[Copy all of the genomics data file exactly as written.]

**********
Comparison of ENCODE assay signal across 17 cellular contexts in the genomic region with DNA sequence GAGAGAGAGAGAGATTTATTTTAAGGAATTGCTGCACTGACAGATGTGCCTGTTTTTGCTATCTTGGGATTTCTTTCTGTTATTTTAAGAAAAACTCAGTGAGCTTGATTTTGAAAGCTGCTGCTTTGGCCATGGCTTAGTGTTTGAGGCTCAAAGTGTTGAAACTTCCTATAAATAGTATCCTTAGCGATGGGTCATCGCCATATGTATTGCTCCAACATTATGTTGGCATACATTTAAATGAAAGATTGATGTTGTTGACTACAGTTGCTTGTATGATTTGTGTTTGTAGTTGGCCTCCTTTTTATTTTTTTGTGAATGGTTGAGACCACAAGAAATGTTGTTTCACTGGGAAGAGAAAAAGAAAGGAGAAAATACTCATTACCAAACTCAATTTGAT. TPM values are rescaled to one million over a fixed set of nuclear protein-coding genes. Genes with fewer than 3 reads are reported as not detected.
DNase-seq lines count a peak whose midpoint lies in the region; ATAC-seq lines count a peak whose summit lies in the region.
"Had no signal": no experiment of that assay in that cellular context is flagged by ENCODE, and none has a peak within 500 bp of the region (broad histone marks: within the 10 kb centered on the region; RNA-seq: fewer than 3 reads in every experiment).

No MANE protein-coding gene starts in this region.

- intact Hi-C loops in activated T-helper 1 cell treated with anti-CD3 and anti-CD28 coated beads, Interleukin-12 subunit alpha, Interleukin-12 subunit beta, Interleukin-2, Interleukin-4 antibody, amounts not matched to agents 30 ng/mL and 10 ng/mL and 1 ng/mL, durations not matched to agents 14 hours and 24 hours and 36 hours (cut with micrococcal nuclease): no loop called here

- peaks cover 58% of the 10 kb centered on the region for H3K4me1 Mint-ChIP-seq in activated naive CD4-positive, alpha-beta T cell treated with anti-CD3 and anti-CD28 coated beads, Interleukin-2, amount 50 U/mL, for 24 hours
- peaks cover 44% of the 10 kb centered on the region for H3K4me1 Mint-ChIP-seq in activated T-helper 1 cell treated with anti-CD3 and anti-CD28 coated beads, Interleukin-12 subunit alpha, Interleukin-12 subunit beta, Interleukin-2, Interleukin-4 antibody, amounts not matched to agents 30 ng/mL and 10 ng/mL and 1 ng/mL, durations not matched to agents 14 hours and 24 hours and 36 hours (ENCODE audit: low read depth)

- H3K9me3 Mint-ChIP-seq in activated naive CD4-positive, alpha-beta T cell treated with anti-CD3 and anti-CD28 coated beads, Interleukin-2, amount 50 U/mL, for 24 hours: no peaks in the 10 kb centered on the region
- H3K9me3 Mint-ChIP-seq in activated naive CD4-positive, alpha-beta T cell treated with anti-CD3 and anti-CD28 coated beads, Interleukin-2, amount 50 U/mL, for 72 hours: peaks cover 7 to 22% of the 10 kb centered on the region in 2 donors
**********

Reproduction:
Comparison of ENCODE assay signal across 17 cellular contexts in the genomic region with DNA sequence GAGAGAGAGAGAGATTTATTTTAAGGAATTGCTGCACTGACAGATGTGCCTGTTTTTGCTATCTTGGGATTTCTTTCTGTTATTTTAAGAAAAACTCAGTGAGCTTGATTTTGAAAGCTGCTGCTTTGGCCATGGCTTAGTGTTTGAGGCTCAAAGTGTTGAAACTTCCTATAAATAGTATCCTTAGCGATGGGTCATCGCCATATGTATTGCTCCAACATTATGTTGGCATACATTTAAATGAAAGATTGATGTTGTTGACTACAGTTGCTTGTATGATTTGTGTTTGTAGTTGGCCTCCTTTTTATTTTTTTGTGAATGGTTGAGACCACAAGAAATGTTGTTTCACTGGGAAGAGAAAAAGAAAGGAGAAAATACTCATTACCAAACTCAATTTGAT. TPM values are rescaled to one million over a fixed set of nuclear protein-coding genes. Genes with fewer than 3 reads are reported as not detected.
DNase-seq lines count a peak whose midpoint lies in the region; ATAC-seq lines count a peak whose summit lies in the region.
"Had no signal": no experiment of that assay in that cellular context is flagged by ENCODE, and none has a peak within 500 bp of the region (broad histone marks: within the 10 kb centered on the region; RNA-seq: fewer than 3 reads in every experiment).

No MANE protein-coding gene starts in this region.

- intact Hi-C loops in activated T-helper 1 cell treated with anti-CD3 and anti-CD28 coated beads, Interleukin-12 subunit alpha, Interleukin-12 subunit beta, Interleukin-2, Interleukin-4 antibody, amounts not matched to agents 30 ng/mL and 10 ng/mL and 1 ng/mL, durations not matched to agents 14 hours and 24 hours and 36 hours (cut with micrococcal nuclease): no loop called here

- peaks cover 58% of the 10 kb centered on the region for H3K4me1 Mint-ChIP-seq in activated naive CD4-positive, alpha-beta T cell treated with anti-CD3 and anti-CD28 coated beads, Interleukin-2, amount 50 U/mL, for 24 hours
- peaks cover 44% of the 10 kb centered on the region for H3K4me1 Mint-ChIP-seq in activated T-helper 1 cell treated with anti-CD3 and anti-CD28 coated beads, Interleukin-12 subunit alpha, Interleukin-12 subunit beta, Interleukin-2, Interleukin-4 antibody, amounts not matched to agents 30 ng/mL and 10 ng/mL and 1 ng/mL, durations not matched to agents 14 hours and 24 hours and 36 hours (ENCODE audit: low read depth)

- H3K9me3 Mint-ChIP-seq in activated naive CD4-positive, alpha-beta T cell treated with anti-CD3 and anti-CD28 coated beads, Interleukin-2, amount 50 U/mL, for 24 hours: no peaks in the 10 kb centered on the region
- H3K9me3 Mint-ChIP-seq in activated naive CD4-positive, alpha-beta T cell treated with anti-CD3 and anti-CD28 coated beads, Interleukin-2, amount 50 U/mL, for 72 hours: peaks cover 7 to 22% of the 10 kb centered on the region in 2 donors